In Short: Brexit deadlines loom, but can May meet them?


A crucial and precarious next step in the Brexit saga that has rattled markets approaches Dec. 14-15 with the European summit. At this meeting, Prime Minister Theresa May must convince European Union (EU) leaders that “sufficient progress” has been made in the negotiations in order to unlock the next stage of the talks: the all-important trading relationship.

In order to achieve that, however, May has to make two concessions that will go down badly with her party: offering more money to the EU and reaching a compromise on the extent to which the European Court of Justice’s (ECJ) has a say on the rights of EU nationals living in the U.K. So far, she has held back from confronting the hardcore Leavers in her party, telling them it is in the U.K.’s national interest to do a deal and that this means making some concessions.

The British government already has accepted that the U.K. will pay pensions and other future commitments. Now is the time for May to absorb the political pain from having others put a (no doubt very large) number on it. On the rights of EU nationals in the U.K., she is going to have to accept a joint decision by the U.K. Supreme Court and the ECJ. But conceding this might indeed trigger a Tory Eurosceptic revolt to replace her with someone more “committed” to leaving: Boris Johnson, David Davis or Michael Gove.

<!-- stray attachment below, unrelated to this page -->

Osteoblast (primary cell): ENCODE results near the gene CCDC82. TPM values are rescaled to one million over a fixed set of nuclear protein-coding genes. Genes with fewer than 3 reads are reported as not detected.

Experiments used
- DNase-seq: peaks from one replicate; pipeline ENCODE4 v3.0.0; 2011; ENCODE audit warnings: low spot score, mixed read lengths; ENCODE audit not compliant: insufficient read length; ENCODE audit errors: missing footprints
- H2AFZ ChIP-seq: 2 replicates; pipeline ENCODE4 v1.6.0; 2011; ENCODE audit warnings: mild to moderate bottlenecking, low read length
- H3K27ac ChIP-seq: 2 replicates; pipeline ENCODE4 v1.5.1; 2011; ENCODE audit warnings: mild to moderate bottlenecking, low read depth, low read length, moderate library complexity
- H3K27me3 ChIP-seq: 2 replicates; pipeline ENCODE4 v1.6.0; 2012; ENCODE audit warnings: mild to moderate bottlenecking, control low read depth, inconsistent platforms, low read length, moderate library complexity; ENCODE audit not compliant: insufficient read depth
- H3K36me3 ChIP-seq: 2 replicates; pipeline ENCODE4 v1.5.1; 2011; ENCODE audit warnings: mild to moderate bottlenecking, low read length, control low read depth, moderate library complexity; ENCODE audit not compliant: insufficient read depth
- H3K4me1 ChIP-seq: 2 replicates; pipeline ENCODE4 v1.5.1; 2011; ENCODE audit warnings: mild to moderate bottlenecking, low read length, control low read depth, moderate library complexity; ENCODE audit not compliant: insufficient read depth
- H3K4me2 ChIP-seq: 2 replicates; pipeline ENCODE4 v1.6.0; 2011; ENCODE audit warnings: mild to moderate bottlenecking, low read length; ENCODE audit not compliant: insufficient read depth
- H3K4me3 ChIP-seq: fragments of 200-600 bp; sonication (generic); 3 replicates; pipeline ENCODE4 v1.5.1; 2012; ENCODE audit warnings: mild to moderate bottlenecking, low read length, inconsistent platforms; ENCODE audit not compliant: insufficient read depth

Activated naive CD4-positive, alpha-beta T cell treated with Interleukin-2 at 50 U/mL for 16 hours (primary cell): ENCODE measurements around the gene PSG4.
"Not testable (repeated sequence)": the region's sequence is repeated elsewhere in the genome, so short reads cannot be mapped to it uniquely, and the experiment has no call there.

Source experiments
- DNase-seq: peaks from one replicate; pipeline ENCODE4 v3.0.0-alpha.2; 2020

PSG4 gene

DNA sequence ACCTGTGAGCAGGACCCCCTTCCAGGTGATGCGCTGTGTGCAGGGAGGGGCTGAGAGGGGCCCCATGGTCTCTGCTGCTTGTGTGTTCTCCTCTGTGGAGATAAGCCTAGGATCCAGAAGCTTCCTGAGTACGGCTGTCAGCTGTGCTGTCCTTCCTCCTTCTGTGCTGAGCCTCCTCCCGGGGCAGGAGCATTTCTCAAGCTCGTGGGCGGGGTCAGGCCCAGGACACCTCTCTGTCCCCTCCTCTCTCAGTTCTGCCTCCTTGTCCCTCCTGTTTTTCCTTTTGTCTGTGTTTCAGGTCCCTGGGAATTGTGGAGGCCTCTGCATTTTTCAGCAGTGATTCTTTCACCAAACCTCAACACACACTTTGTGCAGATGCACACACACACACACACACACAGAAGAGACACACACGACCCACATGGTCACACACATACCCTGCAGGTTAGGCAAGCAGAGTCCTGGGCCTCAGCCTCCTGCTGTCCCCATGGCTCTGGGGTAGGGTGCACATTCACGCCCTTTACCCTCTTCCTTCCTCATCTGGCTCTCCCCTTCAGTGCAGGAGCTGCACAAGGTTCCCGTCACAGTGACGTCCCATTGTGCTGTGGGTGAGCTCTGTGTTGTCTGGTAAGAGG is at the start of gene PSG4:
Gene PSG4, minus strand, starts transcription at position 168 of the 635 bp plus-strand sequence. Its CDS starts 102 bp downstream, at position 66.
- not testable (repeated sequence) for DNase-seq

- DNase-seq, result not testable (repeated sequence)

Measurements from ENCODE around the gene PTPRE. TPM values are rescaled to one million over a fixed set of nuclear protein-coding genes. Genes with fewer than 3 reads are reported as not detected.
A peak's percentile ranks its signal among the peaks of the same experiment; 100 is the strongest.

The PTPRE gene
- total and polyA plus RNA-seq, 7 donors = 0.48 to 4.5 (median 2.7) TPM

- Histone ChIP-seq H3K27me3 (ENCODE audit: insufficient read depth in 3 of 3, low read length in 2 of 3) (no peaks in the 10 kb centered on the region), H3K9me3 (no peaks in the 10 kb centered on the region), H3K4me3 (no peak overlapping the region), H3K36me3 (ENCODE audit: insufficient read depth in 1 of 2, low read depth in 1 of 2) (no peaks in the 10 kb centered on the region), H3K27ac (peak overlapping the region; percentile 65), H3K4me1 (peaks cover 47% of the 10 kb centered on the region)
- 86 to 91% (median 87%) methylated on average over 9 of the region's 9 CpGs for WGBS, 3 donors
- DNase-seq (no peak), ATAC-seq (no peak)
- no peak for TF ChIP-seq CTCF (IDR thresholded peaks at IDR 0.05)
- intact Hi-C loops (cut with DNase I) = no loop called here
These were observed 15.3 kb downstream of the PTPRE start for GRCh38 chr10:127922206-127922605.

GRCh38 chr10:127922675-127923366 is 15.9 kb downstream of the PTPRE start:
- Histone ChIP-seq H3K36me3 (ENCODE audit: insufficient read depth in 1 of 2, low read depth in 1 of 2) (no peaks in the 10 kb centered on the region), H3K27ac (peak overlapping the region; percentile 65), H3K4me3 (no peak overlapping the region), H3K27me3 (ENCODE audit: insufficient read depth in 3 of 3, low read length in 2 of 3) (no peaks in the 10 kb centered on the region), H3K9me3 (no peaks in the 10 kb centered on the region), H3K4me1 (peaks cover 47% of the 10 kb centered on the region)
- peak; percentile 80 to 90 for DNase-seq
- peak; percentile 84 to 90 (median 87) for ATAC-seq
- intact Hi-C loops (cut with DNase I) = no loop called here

If there is not sufficient progress at the December meeting, the talks would not move on to trade until March 2018, which would increase the risk of leaving without a deal. That would be disastrous, and May knows it. It is now close to the moment when she has face the hard Brexiteers.

Observing all these uncertainties, the EU might well conclude there is no point in making significant moves now. Some Europeans may even nurture hopes that the eventual outcome of all this chaos is that Britain reconsiders separating form the EU altogether. One outside possibility is that the EU’s last-minute offer would be aimed not at crafting a Brexit deal, but meant to persuade the U.K. to reconsider the whole notion of Brexit. But such brinkmanship carries risks for the EU. Imposing a humiliating settlement on Britain might seem economically advantageous, but over the long term, the political and strategic consequences of a bitter Brexit are much harder to calculate.